There are both laboratory and clinical studies that support a potential role for ICP in glaucoma. Yang and colleagues4 placed lumbar-peritoneal shunts into non-human primates to chronically drain a small amount of CSF and lower ICP. After 12 months, the authors reported reductions in retinal nerve fibre layer thickness, neuroretinal rim area and volume, as well as increased cup/disc ratio.

These results suggest that even with normal IOP, one can get ganglion cell loss, as low ICP produces a higher trans-laminar pressure gradient. These findings raise the possibility that injury in both normal tension glaucoma and primary open angle glaucoma arises from a higher trans-laminar pressure. Similarly, the absence of injury with apparent ocular hypertension is due to a lower trans-laminar pressure. These concepts are shown in Figure 2.


20 OL - Intracranial Figure 2.jpg

Figure 2. Pressures that can influence the health of the optic nerve include IOP, which is opposed by both intracranial pressure and blood pressure. Growing evidence suggests that combinations of these pressures and the subsequent translaminar pressure gradient may help in our understanding of glaucoma.


Consistent with this above contention, several studies report that ICP is lower in those with NTG and POAG compared to age-matched controls.9,10,11 These authors found that the lower ICP was, the more severe the visual field loss tended to be. Also consistent with a critical role for trans-laminar pressure is the finding that those with ocular hypertension (without visual field loss) tended to have higher ICP.12

Interestingly, it has been found that ICP decreases by about 3 mmHg between the fourth and ninth decades of life.13 A 3 mmHg higher trans-laminar pressure gradient may be enough to increase the risk of glaucoma.

While it is not clear how the findings of studies such as ours will impact clinical practice, it is critical that we first attempt to fully understand the risk factors for glaucoma. If simple non-invasive approaches for ICP measurement become available, perhaps we will have a much clearer picture of an individual’s risk for glaucoma development and progression.

In this regard, it is worth noting that formulae are available that allow us to estimate ICP, based on age, blood pressure and body mass index.14 Further studies are needed to allow us to fully understand how to implement these ideas in clinical practice.


1. Nguyen CT, Vingrys AJ, Bui BV. Dietary omega-3 fatty acids and ganglion cell function. Invest Ophthalmol Vis Sci 2008; 49: 3586-3594.

2. Wong VH, Bui BV, Vingrys AJ. Clinical and experimental links between diabetes and glaucoma. Clin Exp Optom 2011; 94: 4-23.

3. He Z, Vingrys AJ, Armitage JA, Bui BV. The role of blood pressure in glaucoma. Clin Exp Optom 2011; 94: 133-149.

4. Yang D, Fu J, Hou R, Liu K et al. Optic neuropathy induced by experimentally reduced cerebrospinal fluid pressure in monkeys. Invest Ophthalmol Vis Sci 2014; 55: 3067-3073.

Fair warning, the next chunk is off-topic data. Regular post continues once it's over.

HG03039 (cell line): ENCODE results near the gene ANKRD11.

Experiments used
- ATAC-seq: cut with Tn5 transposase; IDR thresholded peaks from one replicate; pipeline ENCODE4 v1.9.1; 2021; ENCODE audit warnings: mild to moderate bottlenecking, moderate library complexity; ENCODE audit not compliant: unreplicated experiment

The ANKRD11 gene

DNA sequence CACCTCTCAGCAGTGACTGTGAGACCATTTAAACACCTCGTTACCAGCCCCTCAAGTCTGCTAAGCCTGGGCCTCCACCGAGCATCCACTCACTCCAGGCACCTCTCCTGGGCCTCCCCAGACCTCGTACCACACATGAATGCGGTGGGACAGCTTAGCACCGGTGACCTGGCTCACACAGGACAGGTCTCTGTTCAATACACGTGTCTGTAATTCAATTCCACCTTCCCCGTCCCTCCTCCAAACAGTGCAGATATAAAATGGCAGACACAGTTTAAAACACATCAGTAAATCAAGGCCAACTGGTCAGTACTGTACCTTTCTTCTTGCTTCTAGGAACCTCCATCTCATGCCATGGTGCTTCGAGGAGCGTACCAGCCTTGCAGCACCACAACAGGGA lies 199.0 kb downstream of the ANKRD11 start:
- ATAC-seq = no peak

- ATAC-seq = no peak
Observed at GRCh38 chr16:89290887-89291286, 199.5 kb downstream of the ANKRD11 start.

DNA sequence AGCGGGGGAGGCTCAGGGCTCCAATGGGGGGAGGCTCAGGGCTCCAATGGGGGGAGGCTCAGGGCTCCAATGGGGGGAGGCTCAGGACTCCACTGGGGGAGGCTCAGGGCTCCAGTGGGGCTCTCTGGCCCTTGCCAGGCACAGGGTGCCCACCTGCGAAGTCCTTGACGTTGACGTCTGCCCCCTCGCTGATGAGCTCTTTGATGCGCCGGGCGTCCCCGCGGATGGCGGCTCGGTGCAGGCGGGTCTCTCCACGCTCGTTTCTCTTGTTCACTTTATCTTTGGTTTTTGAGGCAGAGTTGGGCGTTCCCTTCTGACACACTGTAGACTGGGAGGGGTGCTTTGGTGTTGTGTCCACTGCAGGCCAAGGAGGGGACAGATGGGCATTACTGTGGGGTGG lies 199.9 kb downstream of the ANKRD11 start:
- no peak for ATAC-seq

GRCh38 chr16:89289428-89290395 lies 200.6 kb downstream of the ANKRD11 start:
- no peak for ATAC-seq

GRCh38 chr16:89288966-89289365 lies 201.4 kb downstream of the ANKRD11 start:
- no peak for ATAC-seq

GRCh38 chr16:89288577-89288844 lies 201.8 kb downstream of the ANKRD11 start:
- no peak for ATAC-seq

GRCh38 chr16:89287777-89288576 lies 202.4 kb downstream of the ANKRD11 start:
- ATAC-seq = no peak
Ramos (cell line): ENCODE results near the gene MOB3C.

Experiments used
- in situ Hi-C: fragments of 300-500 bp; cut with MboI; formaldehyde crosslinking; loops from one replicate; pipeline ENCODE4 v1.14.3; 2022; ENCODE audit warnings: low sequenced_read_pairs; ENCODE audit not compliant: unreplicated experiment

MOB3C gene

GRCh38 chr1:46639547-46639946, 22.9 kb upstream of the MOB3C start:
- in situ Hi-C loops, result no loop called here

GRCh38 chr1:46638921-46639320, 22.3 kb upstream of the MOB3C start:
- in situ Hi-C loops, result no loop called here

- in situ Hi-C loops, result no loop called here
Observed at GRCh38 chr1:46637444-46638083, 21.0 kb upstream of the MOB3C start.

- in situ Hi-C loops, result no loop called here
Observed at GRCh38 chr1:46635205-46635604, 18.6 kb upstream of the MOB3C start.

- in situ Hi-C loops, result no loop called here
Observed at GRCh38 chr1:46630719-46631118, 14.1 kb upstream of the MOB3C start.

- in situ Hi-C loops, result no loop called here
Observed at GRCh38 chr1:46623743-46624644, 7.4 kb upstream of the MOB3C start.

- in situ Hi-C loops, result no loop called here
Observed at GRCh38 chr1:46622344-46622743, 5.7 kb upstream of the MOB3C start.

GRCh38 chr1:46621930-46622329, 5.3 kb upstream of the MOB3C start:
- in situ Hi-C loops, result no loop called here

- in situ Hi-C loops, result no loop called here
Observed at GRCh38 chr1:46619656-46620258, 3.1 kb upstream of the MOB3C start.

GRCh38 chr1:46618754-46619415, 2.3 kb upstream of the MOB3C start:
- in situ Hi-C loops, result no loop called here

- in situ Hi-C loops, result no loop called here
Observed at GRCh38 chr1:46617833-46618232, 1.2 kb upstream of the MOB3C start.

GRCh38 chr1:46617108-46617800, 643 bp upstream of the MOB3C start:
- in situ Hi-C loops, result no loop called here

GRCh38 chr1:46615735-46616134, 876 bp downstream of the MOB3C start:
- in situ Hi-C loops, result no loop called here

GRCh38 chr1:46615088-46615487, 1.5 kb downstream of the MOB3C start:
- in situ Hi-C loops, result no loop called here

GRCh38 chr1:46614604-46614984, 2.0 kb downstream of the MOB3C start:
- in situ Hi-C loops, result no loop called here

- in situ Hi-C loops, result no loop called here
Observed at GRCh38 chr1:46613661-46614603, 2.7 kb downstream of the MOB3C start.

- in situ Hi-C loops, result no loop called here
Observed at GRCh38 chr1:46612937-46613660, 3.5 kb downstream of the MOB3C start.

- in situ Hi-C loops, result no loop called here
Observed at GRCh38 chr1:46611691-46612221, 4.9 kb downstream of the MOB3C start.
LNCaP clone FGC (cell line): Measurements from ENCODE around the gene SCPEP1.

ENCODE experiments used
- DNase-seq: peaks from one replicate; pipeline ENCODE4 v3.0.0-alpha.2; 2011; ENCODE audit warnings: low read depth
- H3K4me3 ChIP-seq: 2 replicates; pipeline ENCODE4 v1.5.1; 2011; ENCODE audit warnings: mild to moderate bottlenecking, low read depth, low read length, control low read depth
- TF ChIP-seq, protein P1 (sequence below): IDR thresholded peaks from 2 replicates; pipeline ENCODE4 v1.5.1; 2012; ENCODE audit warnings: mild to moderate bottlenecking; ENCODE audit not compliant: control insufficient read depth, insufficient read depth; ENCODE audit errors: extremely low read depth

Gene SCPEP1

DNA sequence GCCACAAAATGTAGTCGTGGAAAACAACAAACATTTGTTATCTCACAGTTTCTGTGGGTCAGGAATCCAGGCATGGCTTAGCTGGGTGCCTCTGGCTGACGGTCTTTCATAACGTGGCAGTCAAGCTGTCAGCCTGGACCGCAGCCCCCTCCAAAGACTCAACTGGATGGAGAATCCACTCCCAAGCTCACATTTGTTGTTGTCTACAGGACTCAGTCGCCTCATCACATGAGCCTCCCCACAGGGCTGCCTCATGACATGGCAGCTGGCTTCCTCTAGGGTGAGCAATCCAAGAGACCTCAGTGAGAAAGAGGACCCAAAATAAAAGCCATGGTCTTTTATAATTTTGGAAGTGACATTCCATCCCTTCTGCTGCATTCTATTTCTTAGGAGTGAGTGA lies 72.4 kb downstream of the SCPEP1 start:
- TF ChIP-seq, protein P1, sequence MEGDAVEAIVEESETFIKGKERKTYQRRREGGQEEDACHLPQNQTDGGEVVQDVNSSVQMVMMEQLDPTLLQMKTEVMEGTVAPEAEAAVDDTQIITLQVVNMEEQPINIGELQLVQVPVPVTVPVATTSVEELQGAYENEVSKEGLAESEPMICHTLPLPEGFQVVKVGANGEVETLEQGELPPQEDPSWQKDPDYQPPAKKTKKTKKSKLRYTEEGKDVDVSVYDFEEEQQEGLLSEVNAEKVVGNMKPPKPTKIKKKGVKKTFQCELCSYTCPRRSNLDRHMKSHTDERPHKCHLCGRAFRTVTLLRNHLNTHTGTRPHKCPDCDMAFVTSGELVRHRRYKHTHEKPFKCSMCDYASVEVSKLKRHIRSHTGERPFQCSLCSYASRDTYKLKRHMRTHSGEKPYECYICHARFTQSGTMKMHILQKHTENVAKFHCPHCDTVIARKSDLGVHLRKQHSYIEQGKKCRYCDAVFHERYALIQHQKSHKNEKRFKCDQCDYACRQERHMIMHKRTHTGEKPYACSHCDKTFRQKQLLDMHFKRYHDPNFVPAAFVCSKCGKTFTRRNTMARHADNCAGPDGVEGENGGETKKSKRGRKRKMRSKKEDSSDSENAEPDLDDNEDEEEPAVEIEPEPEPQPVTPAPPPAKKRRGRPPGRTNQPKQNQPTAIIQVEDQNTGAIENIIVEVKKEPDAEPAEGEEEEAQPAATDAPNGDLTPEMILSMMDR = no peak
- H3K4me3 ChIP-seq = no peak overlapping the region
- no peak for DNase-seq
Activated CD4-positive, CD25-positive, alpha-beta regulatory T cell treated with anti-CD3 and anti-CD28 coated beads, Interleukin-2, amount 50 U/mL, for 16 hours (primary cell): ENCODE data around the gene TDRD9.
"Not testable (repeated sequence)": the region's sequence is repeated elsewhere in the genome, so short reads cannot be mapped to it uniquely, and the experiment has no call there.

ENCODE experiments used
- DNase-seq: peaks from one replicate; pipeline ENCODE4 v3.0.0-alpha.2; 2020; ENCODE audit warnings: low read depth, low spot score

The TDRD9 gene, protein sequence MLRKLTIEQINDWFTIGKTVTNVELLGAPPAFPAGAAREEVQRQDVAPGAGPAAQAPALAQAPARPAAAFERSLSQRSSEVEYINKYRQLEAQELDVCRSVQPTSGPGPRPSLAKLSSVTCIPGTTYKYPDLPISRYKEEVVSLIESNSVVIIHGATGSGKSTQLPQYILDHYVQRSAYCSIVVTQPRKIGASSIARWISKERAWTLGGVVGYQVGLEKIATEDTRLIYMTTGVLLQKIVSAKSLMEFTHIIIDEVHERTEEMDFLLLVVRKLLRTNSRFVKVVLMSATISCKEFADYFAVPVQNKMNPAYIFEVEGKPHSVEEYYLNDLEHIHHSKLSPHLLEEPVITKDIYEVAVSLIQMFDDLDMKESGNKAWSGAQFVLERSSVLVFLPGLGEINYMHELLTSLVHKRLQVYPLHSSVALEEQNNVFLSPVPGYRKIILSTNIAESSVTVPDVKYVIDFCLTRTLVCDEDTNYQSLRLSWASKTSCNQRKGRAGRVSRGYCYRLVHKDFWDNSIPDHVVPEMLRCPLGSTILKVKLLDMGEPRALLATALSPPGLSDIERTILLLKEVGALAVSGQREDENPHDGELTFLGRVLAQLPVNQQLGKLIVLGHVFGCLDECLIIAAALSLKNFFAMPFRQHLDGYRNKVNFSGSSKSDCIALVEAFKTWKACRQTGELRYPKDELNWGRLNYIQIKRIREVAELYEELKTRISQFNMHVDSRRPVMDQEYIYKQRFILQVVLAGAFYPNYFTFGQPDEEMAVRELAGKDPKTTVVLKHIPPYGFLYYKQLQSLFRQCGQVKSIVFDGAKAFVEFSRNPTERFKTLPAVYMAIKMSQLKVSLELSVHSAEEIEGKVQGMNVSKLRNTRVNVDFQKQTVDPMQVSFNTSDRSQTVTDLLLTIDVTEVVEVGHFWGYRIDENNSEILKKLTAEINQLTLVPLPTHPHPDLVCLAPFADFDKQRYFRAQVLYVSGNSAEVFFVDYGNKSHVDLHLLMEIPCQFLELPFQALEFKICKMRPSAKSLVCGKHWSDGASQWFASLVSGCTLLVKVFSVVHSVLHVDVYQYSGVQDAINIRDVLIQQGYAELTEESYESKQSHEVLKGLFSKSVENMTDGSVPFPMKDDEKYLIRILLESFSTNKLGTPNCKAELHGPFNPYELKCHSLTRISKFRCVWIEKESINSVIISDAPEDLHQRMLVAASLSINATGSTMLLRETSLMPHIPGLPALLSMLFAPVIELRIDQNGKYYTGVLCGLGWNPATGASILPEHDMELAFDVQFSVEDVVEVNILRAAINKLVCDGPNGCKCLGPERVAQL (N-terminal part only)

5. Zhao D, He Z, Vingrys A, Bui B, Nguyen C. The effect of intraocular and intracranial pressure on retinal structure and function in rats. PHY2 2015; 3: 8: e12507.

6. Morgan W, Balaratnasingam C, Lind C, Colley S, Kang M, House P et al. Cerebrospinal fluid pressure and the eye. Brit J Ophthalmol 2015; 100: 1: 71-77.

7. Fortune B, Choe TE, Reynaud J, Hardin C, Cull GA, Burgoyne CF, Wang L. Deformation of the rodent optic nerve head and peripapillary structures during acute intraocular pressure elevation. Invest Ophthalmol Vis Sci 2011; 52: 6651-6661.

8.  Morgan WH, Chauhan BC, Yu DY, Cringle SJ, Alder VA, House PH. Optic disc movement with variations in intraocular and cerebrospinal fluid pressure. Invest Ophthalmol Vis Sci 2002; 43: 3236-3242.

9. Berdahl J, Allingham R, Johnson D. Cerebrospinal fluid pressure is decreased in primary open-angle glaucoma. Ophthalmology 2008; 115: 5: 763-768.

10. Berdahl J, Fautsch M, Stinnett S, Allingham R. Intracranial pressure in primary open angle glaucoma, normal tension glaucoma, and ocular hypertension: a case–control study. Invest Ophthalmol Vis Sci 2008; 49: 12: 5412.

11. Ren R, Zhang X, Wang N, Li B, Tian G, Jonas JB. Cerebrospinal fluid pressure in ocular hypertension. Acta Ophthalmologica 2011; 89: e142-148.

12. Ren R, Jonas JB, Tian G, Zhen Y et al. Cerebrospinal fluid pressure in glaucoma: a prospective study. Ophthalmology 2010; 117: 259-266.

13. Fleischman D, Berdahl J, Zaydlarova J, Stinnett S, Fautsch M, Allingham R. Cerebrospinal fluid pressure decreases with older age. PLoS ONE 2012; 7: 12: e52664.

14. Berdahl JP, Yu DY, Morgan WH. The translaminar pressure gradient in sustained zero gravity, idiopathic intracranial hypertension, and glaucoma. Medical Hypotheses 2012; 79: 719-724.